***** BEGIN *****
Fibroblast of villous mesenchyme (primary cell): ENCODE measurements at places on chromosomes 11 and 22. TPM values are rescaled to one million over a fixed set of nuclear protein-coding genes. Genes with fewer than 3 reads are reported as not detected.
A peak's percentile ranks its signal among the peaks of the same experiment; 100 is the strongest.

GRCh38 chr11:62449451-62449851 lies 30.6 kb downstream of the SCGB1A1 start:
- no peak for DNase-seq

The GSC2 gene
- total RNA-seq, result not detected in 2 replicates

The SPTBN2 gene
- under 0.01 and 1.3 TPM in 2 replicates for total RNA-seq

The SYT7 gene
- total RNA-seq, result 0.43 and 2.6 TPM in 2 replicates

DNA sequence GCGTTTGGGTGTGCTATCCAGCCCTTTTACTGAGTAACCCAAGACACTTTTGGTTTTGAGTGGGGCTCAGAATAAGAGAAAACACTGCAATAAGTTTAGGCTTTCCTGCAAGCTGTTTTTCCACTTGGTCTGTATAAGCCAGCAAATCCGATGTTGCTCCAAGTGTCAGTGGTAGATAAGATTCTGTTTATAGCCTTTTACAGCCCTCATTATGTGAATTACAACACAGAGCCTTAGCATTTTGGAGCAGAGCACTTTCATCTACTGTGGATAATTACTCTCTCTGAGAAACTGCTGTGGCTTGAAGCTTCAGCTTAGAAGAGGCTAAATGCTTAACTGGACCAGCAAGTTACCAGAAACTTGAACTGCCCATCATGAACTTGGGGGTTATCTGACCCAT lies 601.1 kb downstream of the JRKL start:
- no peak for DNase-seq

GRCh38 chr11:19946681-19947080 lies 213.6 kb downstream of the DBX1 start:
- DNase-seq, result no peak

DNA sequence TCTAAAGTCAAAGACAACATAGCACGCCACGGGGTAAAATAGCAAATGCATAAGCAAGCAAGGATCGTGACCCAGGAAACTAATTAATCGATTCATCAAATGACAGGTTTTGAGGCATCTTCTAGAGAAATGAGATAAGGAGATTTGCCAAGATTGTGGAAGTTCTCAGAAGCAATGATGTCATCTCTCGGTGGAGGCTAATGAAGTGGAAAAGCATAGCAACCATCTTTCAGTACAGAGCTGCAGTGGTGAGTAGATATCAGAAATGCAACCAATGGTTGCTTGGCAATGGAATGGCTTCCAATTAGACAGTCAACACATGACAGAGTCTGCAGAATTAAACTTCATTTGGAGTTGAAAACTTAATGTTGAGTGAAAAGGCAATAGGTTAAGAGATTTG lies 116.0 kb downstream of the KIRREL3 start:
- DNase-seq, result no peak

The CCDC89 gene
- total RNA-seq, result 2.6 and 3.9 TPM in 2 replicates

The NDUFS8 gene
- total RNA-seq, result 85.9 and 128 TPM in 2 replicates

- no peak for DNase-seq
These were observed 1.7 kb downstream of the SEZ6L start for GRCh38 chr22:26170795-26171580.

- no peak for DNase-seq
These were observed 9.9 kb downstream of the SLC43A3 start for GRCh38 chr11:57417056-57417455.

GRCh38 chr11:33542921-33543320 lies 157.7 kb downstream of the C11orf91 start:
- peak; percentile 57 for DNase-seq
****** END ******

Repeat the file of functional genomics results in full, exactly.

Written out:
Fibroblast of villous mesenchyme (primary cell): ENCODE measurements at places on chromosomes 11 and 22. TPM values are rescaled to one million over a fixed set of nuclear protein-coding genes. Genes with fewer than 3 reads are reported as not detected.
A peak's percentile ranks its signal among the peaks of the same experiment; 100 is the strongest.

GRCh38 chr11:62449451-62449851 lies 30.6 kb downstream of the SCGB1A1 start:
- no peak for DNase-seq

The GSC2 gene
- total RNA-seq, result not detected in 2 replicates

The SPTBN2 gene
- under 0.01 and 1.3 TPM in 2 replicates for total RNA-seq

The SYT7 gene
- total RNA-seq, result 0.43 and 2.6 TPM in 2 replicates

DNA sequence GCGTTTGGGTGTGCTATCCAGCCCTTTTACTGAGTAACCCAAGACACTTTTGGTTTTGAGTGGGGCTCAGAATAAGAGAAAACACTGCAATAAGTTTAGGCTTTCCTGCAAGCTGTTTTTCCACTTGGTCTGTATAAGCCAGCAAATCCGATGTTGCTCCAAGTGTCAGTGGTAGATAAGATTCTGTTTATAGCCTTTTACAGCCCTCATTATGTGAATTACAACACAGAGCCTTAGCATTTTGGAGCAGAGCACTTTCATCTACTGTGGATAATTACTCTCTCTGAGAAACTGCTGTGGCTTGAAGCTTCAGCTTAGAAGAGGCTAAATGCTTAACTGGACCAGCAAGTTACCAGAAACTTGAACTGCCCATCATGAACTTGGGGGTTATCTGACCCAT lies 601.1 kb downstream of the JRKL start:
- no peak for DNase-seq

GRCh38 chr11:19946681-19947080 lies 213.6 kb downstream of the DBX1 start:
- DNase-seq, result no peak

DNA sequence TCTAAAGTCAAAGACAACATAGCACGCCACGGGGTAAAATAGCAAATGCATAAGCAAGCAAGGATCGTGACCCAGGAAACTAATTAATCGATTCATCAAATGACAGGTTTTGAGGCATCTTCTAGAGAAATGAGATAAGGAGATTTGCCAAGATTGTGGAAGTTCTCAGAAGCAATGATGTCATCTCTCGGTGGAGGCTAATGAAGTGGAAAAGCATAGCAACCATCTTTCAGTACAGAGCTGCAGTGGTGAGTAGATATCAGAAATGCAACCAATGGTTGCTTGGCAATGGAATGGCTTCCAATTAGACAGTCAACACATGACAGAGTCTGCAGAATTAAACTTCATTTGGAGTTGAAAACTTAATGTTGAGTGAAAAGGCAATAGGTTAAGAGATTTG lies 116.0 kb downstream of the KIRREL3 start:
- DNase-seq, result no peak

The CCDC89 gene
- total RNA-seq, result 2.6 and 3.9 TPM in 2 replicates

The NDUFS8 gene
- total RNA-seq, result 85.9 and 128 TPM in 2 replicates

- no peak for DNase-seq
These were observed 1.7 kb downstream of the SEZ6L start for GRCh38 chr22:26170795-26171580.

- no peak for DNase-seq
These were observed 9.9 kb downstream of the SLC43A3 start for GRCh38 chr11:57417056-57417455.

GRCh38 chr11:33542921-33543320 lies 157.7 kb downstream of the C11orf91 start:
- peak; percentile 57 for DNase-seq